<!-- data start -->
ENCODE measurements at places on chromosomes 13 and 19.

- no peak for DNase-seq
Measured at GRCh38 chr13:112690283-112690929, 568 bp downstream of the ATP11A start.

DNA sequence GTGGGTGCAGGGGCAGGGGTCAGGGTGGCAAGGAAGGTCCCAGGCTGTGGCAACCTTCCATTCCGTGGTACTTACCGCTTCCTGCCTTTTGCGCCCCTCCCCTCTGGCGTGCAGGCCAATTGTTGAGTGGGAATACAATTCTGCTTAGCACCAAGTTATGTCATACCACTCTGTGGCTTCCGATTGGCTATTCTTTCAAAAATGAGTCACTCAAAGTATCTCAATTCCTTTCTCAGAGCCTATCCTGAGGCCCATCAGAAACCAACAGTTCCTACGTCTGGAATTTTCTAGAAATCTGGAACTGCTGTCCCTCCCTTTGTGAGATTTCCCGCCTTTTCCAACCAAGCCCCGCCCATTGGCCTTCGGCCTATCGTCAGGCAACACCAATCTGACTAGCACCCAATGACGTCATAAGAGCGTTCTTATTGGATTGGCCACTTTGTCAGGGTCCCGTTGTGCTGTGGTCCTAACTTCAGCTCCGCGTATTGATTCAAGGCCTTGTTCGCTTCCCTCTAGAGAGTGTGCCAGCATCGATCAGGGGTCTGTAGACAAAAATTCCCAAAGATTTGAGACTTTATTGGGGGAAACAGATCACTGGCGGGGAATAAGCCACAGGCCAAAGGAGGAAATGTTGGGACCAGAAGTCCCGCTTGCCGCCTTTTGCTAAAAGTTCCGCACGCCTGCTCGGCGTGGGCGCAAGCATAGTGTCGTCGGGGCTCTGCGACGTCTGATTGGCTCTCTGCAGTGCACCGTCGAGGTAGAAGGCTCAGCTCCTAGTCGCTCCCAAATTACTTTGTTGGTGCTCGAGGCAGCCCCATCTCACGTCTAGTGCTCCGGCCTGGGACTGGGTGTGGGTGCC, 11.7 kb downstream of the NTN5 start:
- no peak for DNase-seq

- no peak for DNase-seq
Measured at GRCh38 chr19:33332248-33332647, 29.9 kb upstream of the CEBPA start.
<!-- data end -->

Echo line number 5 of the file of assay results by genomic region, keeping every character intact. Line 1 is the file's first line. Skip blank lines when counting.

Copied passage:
- no peak for DNase-seq